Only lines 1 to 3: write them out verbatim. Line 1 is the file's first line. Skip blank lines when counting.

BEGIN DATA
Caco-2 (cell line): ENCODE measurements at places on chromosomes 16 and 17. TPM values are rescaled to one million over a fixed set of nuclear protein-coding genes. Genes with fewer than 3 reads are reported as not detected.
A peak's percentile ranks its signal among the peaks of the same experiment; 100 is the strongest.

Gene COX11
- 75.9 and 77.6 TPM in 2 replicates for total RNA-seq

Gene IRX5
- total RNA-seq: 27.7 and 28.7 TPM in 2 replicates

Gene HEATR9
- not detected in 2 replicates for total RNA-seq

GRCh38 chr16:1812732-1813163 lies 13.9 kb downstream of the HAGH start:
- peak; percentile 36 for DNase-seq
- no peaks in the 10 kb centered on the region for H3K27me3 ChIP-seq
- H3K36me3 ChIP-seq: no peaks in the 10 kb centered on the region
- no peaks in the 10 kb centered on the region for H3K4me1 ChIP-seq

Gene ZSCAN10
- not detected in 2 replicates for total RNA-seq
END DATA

Caco-2 (cell line): ENCODE measurements at places on chromosomes 16 and 17. TPM values are rescaled to one million over a fixed set of nuclear protein-coding genes. Genes with fewer than 3 reads are reported as not detected.
A peak's percentile ranks its signal among the peaks of the same experiment; 100 is the strongest.

Gene COX11